For a short period of time, Koreans were euphoric that their country would be reunified after 5 years of separation. Then the Chinese attacked in numerous human waves and drove the South Korean, US, and UN forces back south. After only a few months, the border ended right where it had started, with the 2 Koreas divided by the 38th Parallel, and hundreds of thousands of people killed.
2 ½ more years of periodic fighting did little to change the boundaries. Finally a cease-fire was negotiated, which remains in place today. Technically, North and South Korea have been in a state of war for over 60 years.
One of the most unique aspects of South Korea in my experience is that it is the most welcoming of the American military of anywhere that I have ever visited. Despite the war having occurred over 2 generations ago, most South Koreans seem very cognizant that if not for the presence of the US military- about 30,000 troops remain stationed there- North Korea would take over the Korean peninsula.
On one of my first trips to Korea in the late 1990’s, I visited the DMZ, and it is an amazing experience. The military is not just for show. It is a real life Mexican stand-off, with guns pointed across the DMZ (a cleared swath of land about a mile across). A popular tourist attraction, we also went down into one of the 4 tunnels that were discovered in the 1970’s and 80’s, which North Korea dug in preparation for an invasion.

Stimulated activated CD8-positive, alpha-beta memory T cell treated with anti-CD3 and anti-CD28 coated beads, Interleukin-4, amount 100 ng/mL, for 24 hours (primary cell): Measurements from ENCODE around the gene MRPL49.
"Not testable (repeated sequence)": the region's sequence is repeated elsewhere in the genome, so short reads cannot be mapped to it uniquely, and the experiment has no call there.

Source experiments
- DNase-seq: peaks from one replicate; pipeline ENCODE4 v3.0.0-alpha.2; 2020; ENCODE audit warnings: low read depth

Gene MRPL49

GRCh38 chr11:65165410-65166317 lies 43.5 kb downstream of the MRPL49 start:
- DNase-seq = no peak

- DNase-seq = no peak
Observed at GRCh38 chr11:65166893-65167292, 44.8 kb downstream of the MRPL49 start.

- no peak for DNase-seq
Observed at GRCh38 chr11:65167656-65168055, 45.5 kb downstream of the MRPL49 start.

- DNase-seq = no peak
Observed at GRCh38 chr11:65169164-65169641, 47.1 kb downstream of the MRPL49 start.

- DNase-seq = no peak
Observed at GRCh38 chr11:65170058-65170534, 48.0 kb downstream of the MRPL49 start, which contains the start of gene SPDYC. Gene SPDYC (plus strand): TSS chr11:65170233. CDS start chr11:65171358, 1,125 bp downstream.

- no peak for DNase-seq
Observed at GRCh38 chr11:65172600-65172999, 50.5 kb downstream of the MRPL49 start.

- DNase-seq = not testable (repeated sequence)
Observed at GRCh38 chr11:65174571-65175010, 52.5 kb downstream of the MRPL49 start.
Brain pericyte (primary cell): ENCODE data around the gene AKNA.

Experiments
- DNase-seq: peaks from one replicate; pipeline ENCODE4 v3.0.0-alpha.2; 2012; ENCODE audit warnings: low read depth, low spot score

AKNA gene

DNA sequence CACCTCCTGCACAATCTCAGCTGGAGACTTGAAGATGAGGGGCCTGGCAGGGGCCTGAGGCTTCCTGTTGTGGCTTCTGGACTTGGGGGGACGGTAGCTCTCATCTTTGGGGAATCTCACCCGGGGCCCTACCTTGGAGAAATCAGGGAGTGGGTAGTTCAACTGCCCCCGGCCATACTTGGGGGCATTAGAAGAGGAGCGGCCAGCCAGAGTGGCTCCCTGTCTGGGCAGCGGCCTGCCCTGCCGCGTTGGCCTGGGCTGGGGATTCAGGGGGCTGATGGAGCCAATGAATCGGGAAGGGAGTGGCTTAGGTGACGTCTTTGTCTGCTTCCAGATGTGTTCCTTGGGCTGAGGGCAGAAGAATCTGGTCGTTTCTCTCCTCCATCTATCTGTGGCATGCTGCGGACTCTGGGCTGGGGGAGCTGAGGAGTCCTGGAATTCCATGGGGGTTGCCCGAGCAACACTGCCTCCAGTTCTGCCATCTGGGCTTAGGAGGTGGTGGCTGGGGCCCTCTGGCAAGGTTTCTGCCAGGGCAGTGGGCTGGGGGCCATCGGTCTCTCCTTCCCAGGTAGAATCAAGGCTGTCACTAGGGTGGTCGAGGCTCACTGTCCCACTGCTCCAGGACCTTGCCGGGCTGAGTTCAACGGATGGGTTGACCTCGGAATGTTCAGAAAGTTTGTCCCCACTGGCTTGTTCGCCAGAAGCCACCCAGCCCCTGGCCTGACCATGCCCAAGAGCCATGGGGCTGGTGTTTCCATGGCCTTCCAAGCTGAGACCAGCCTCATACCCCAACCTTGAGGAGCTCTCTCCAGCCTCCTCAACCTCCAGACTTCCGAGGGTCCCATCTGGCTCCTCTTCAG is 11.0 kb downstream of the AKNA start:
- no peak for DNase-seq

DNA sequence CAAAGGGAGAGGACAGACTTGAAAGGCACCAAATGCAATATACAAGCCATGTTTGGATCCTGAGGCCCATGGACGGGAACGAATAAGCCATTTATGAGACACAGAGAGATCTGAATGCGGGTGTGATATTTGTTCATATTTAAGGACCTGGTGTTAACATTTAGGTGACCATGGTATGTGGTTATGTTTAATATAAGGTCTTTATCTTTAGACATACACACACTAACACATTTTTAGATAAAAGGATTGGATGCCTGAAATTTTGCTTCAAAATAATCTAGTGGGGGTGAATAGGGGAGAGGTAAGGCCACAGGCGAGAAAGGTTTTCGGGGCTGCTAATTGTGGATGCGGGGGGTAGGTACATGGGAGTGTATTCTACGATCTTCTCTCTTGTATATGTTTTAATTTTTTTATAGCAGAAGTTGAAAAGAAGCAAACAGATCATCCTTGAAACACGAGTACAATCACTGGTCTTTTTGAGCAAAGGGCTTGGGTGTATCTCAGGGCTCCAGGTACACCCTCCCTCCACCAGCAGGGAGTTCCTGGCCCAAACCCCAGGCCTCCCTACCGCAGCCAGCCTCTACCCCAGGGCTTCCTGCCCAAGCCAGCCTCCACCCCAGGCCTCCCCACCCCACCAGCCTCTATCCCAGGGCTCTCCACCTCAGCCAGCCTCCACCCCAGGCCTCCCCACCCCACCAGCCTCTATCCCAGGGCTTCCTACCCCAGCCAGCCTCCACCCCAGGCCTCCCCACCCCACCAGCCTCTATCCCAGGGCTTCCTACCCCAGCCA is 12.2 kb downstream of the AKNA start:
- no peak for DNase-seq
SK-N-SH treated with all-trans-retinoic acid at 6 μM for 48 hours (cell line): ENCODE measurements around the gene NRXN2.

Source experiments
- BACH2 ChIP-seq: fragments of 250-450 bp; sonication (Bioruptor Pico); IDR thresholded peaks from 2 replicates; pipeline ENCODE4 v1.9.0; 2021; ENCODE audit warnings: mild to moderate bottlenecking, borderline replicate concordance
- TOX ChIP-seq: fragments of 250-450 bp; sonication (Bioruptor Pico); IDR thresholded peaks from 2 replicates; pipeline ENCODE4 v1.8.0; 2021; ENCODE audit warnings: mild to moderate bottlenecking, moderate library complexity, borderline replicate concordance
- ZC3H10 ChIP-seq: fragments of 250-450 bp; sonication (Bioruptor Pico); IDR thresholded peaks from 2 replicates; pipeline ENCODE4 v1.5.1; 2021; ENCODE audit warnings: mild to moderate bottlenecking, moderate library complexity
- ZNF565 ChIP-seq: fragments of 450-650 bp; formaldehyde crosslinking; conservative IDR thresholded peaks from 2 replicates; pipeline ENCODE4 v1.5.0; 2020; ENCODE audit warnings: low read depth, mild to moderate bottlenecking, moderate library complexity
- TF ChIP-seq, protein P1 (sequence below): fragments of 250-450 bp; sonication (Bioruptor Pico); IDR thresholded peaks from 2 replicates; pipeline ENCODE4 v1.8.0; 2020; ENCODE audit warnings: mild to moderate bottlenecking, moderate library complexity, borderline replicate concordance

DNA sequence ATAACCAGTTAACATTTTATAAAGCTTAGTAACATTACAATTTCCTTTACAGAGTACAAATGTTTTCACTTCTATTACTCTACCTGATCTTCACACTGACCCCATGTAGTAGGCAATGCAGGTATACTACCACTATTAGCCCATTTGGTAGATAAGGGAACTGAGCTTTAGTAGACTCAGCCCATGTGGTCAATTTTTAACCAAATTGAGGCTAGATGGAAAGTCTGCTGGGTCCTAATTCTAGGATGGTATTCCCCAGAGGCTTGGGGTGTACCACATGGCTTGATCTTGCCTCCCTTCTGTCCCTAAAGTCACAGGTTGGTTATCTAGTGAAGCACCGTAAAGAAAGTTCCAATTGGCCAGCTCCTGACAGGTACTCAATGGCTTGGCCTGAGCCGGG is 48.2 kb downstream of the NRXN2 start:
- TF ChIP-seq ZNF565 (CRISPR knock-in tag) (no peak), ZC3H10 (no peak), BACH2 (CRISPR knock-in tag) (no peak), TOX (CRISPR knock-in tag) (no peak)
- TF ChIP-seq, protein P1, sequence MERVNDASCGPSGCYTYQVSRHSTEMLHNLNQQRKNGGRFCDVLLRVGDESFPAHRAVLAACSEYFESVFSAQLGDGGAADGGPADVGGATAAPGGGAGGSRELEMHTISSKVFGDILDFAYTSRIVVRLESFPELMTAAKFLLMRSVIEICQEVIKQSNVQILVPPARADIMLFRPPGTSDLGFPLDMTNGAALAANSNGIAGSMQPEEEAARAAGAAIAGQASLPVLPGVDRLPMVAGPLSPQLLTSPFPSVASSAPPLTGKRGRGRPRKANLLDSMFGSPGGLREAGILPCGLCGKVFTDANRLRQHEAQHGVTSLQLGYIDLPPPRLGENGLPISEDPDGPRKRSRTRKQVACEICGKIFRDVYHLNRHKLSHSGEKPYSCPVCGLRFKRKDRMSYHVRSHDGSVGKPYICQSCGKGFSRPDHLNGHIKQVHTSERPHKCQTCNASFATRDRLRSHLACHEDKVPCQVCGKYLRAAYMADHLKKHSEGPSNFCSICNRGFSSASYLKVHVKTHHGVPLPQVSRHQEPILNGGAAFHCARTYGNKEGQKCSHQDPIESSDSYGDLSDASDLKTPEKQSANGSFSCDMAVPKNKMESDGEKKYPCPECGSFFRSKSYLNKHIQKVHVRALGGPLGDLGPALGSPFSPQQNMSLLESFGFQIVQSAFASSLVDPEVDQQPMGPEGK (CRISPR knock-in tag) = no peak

If you have never visited Asia, it is tempting to lump major countries such as China (Taiwan and the mainland), Japan, and the Koreas together, but they are each individual, unique places. South Korea is definitely worthy of a visit if you ever spend time in Asia. While the society is formal, people are friendly and welcoming, and it is a scenic and enjoyable country to see. Just don’t get into a contest of who is a harder worker!